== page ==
Diermeier advocates against DHS’s proposed fixed-term student visa policy in Oct. 26 letter

The Department of Homeland Security’s proposal would change the student visas from indefinite to fixed terms of four years.

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Emery Little

Kirkland Hall houses many of the university’s administrators. (Hustler Multimedia/Emery Little)

Immanual John Milton, Editor in Chief

In an Oct. 26 letter addressed to DHS Acting Regulatory Unit Chief Sharon Hageman, Chancellor Daniel Diermeier, on behalf of Vanderbilt, requested the rescission of the U.S. Department of Homeland Security’s (DHS) Sept. 25 proposition.

Current regulation allows international students to stay indefinitely in the United States as long as they are enrolled at the university and follow the rules relevant to their immigration status. This proposition would create student visas with fixed terms, with a maximum duration of four years. Students would be allowed to extend their visas under these new procedures in the proposal. Some countries, many of which are from the Middle East and Africa, would have a two-year term.

“This change would provide the Department with additional protections and mechanisms to exercise the oversight necessary to vigorously enforce our nation’s immigration laws, protect the integrity of these nonimmigrant programs, and promptly detect national security concerns,” the Sept. 25 proposition stated.

DHS cited concerns including “pay to play,” operations with school officials and people who have continually enrolled and transferred in between schools to retain student status and reside in the United States since the 1990s and early 2000s.

“DHS is concerned that such stays violate the spirit of the law, given that student status is meant to be temporary and for the primary purpose of studying, not as a way to remain in the United States indefinitely,” the proposition said.

Diermeier said the proposed changes’ new timelines of two and four-year terms are not compatible with the model of higher education, academic scholarship and empirical research. He stated that “a number” of Vanderbilt’s international students required more than four years to complete their education.

“The average time to complete doctoral studies at Vanderbilt University is six years; for some academic disciplines, a four-year period of stay barely covers the time it takes for these students to complete their required coursework. The time beyond coursework is dedicated to research,” Diermeier said.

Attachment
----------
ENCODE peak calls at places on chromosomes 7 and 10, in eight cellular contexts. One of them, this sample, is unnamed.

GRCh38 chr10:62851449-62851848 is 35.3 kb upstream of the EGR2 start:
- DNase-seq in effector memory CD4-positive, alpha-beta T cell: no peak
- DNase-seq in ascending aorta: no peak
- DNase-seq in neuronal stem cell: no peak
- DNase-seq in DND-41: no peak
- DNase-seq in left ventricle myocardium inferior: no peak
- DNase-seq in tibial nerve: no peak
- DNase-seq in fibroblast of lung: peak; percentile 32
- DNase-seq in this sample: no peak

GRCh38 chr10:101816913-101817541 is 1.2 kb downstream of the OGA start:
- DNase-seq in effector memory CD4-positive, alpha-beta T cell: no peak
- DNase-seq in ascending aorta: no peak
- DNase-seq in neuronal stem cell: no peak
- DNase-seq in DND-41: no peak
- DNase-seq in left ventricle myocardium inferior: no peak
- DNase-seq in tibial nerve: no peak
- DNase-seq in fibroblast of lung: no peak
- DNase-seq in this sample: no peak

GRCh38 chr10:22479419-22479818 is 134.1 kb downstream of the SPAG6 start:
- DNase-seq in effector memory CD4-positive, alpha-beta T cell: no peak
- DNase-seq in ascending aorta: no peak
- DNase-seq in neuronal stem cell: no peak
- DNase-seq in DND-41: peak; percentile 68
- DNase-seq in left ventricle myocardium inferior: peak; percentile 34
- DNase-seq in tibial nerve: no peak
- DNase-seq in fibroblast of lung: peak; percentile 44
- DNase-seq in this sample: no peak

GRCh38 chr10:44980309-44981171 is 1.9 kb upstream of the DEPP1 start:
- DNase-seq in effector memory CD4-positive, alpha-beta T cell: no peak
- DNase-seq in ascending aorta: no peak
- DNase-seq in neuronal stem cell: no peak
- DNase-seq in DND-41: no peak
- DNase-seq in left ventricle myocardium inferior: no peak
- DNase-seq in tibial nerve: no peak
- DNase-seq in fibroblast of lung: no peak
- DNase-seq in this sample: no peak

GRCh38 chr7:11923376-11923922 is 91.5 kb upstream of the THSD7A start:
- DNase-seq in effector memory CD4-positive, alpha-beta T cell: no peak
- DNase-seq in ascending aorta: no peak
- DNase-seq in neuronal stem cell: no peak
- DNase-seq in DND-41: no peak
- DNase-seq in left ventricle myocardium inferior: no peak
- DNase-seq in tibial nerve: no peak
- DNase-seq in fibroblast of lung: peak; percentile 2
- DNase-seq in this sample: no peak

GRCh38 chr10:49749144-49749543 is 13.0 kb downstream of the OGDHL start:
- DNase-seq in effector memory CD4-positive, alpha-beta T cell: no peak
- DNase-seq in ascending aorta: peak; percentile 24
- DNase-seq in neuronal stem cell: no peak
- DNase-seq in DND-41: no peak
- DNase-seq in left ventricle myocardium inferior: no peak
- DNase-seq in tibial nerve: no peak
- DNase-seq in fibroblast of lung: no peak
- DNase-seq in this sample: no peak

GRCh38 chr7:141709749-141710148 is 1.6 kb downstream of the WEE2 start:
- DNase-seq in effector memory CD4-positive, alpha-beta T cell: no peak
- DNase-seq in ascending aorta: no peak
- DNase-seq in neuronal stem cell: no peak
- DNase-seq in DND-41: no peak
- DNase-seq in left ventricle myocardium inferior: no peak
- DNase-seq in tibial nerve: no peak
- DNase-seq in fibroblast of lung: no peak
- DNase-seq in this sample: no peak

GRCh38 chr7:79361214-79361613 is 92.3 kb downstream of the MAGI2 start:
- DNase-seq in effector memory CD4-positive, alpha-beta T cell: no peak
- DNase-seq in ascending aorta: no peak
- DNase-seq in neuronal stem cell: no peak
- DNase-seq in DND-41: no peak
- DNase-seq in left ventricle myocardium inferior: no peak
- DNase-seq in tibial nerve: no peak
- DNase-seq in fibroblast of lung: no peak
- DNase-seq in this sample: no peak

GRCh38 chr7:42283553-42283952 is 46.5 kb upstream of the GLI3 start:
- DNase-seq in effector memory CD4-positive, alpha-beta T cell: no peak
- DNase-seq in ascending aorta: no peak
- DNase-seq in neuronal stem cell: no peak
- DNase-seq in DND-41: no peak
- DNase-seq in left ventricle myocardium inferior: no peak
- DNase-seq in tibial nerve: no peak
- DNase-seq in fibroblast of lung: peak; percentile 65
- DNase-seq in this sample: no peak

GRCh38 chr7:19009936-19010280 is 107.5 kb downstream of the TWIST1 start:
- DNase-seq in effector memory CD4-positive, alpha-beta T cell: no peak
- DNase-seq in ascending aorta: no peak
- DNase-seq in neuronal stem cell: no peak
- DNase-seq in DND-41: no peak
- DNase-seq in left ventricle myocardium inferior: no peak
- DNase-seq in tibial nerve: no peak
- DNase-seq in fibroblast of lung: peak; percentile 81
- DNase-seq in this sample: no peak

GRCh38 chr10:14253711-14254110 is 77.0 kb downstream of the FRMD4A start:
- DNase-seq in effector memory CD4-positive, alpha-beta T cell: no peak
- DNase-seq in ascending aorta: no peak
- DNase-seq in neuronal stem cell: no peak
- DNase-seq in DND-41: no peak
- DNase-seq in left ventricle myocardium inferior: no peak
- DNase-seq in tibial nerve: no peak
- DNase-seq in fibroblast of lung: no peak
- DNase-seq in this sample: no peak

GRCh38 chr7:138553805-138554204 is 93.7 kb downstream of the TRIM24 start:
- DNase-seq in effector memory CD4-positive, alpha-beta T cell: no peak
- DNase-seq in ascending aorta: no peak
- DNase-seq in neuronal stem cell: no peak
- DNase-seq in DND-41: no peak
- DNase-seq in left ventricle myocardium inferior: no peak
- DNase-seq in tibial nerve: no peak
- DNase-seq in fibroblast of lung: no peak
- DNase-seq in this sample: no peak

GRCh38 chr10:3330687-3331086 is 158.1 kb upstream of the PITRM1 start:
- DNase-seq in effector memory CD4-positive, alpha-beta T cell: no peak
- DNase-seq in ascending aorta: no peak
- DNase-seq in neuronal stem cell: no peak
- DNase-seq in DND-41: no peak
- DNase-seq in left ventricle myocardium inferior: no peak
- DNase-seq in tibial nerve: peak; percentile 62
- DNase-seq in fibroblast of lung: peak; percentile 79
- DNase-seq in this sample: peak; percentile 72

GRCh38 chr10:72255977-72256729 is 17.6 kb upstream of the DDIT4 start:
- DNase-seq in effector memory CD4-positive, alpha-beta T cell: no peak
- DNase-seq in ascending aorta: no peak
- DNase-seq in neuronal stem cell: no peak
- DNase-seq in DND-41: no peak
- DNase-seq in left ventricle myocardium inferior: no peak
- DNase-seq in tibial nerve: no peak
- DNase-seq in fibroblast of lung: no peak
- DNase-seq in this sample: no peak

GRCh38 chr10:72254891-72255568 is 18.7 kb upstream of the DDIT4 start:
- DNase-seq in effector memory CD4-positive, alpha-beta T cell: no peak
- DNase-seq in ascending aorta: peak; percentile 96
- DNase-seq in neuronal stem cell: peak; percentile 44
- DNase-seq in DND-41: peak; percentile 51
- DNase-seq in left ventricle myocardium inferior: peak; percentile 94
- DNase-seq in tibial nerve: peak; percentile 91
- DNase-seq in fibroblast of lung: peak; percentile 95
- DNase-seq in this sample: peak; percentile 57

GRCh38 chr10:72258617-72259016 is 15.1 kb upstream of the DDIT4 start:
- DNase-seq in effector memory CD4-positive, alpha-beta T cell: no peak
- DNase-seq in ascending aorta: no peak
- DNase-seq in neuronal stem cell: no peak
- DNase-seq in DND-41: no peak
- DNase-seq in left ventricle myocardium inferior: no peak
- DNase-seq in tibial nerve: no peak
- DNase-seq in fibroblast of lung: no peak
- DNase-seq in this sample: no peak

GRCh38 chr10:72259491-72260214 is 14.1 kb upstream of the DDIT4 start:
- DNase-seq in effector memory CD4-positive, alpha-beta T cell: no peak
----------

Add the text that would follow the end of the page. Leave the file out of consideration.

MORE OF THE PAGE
Diermeier also wrote about the list of countries that would be granted two-year terms versus the four-year terms.

“Further, the list of countries that would be subject to the two-year timeframe is arbitrary and unfairly targets students from certain parts of the globe, including Africa and the Middle East,” Diermeier said. “During a typical academic year, we have approximately 230 students who would only have a two-year period of authorized stay under the proposed rule,”

Vanderbilt Undergraduate Chinese Association (VUCA) President Etta Wang said the proposal would harm everyone and would be a threat to the prospect of academic freedom.

“We appreciate Chancellor Diermeier standing with us at this critical time. In the face of a series of measures taken by the current administration [DHS] against international students, our own school’s support is incredibly important to us,” Wang said.

Diermeier concluded the letter by speaking about his own experiences being born as a first-generation college graduate in West Germany during the Cold War.

“I had little beyond a suitcase and a few hundred dollars to my name. But I experienced a wondrous new land of opportunity and freedom, launching me on a fruitful academic career and giving me a new home in the U.S., where I have lived for the past four decades,” Diermeier said. “We must ensure that bright and highly skilled students and scholars have the opportunities that I had, and are welcome and able to study in the U.S.”